Arpan Waghray, M.D., CEO, Providence’s Well Being Trust
Past Chair, American Hospital Association Committee on Behavioral Health
In addition to Mental Health Awareness Month, May is Older Americans Month. While there has been increased awareness about the youth mental health crisis in our country — a critically important action — the mental health of Americans aged 65 and older is often overlooked. As a practicing geriatric psychiatrist for more than 15 years, I’ve seen firsthand the mental and physical toll that anxiety, depression and other mental health conditions have taken on older adults, especially when left untreated for years.
Currently, anxiety is the most common mental health concern among adults in the U.S. Yet, two-thirds of seniors with mental health concerns do not get the treatment they need. Older adults may not seek treatment or receive diagnoses because their symptoms, such as irritability, persistent worry, or insomnia are minimized as just “getting older.” Most seniors with anxiety have struggled with the condition throughout life, but the anxiety may present itself differently as they age, further contributing to misdiagnoses.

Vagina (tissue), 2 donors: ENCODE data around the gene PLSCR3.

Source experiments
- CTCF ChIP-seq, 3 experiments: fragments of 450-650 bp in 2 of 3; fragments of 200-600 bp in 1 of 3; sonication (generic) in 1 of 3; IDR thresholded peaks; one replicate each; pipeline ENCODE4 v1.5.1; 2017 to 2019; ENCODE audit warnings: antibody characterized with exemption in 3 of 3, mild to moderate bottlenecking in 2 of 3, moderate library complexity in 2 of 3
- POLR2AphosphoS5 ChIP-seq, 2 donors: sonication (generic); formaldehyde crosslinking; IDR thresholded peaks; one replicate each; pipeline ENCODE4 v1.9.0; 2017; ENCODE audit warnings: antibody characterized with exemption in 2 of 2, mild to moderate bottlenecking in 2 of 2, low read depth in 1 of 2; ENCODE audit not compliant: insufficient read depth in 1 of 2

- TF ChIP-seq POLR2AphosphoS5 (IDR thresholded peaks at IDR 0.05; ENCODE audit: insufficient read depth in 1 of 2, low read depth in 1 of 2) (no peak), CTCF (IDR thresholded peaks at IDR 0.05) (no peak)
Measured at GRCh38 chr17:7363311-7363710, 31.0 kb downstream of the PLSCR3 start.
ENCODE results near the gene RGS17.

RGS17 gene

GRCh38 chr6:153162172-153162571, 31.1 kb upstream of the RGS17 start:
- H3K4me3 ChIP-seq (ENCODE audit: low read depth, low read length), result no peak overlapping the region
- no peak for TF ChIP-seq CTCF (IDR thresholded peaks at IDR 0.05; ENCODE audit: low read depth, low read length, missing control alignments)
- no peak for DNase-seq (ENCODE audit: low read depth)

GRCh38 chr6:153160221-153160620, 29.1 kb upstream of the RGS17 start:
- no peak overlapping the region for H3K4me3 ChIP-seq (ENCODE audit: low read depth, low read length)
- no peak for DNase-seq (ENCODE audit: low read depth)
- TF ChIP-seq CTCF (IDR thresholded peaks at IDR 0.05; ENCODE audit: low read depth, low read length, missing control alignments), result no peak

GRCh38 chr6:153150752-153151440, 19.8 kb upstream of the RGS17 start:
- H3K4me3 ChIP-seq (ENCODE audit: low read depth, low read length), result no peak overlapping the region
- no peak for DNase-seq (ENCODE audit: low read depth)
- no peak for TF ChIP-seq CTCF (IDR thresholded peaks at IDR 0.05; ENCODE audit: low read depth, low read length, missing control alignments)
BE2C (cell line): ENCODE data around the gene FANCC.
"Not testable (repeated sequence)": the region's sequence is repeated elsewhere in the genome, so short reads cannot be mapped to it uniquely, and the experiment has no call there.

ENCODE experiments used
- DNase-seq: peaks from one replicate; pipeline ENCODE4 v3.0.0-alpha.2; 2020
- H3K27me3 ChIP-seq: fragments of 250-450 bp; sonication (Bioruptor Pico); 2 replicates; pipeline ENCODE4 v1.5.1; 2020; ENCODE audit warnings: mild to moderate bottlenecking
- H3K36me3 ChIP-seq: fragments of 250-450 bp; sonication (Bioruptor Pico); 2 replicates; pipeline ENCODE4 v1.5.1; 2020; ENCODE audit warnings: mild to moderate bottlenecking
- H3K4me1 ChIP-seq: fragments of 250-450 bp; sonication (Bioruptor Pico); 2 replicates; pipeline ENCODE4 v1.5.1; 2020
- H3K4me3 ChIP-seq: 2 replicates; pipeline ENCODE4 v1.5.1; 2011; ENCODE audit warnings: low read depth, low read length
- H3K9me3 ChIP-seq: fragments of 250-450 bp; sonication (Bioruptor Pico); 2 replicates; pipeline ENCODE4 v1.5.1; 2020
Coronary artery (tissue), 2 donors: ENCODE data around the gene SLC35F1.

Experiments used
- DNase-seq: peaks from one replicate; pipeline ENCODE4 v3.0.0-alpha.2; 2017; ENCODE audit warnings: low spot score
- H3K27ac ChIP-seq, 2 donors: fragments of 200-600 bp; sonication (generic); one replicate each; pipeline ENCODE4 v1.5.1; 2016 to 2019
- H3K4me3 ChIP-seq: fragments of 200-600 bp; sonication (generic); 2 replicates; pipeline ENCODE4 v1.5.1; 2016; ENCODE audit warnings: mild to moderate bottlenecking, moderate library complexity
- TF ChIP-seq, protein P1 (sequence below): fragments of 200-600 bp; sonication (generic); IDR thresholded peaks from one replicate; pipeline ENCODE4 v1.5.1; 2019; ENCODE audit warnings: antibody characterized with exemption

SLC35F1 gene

If left untreated, studies have linked anxiety in older adults to other serious, sometimes fatal, health concerns, including dementia, stroke and heart failure. Unfortunately, there is a shortage of mental health providers who specialize in treating older adults. Furthermore, the number of seniors with mental disorders is expected to double by 2030. We must work now to help ensure that the mental health of our seniors does not go ignored and provide the resources to adequately care for them.
Whether they are our parents, grandparents, spouses, peers or friends, our older adults are a vitally important part of our community who deserve the highest quality of mental health care. It’s our responsibility to listen to their concerns and, in turn, create better living conditions for them.
As the 2023 past chair of the American Hospital Association’s Committee on Behavioral Health, I’m proud that the AHA continues to bring attention to the behavioral health needs of older adults, including the Age-Friendly Health Systems initiative. Because every person deserves to have their mental, social and spiritual health needs prioritized and met, no matter his or her age.
Mental Health Resources for Older Adults
Below are resources included on the National Institute for Mental Health website:
- Depression is Not a Normal Part of Growing Older: This Centers for Disease Control and Prevention webpage describes signs of depression and how depression can be different for older adults.
- Healthy Aging: This U.S. Department of Health and Human Services webpage lists links to health resources and services for older adults.
- Information About Older Adults: The Substance Abuse and Mental Health Services Administration offers publications for and about older adults.
- Older Adult Mental Health: The National Library of Medicine’s MedlinePlus offers resources on aging and mental health (en español).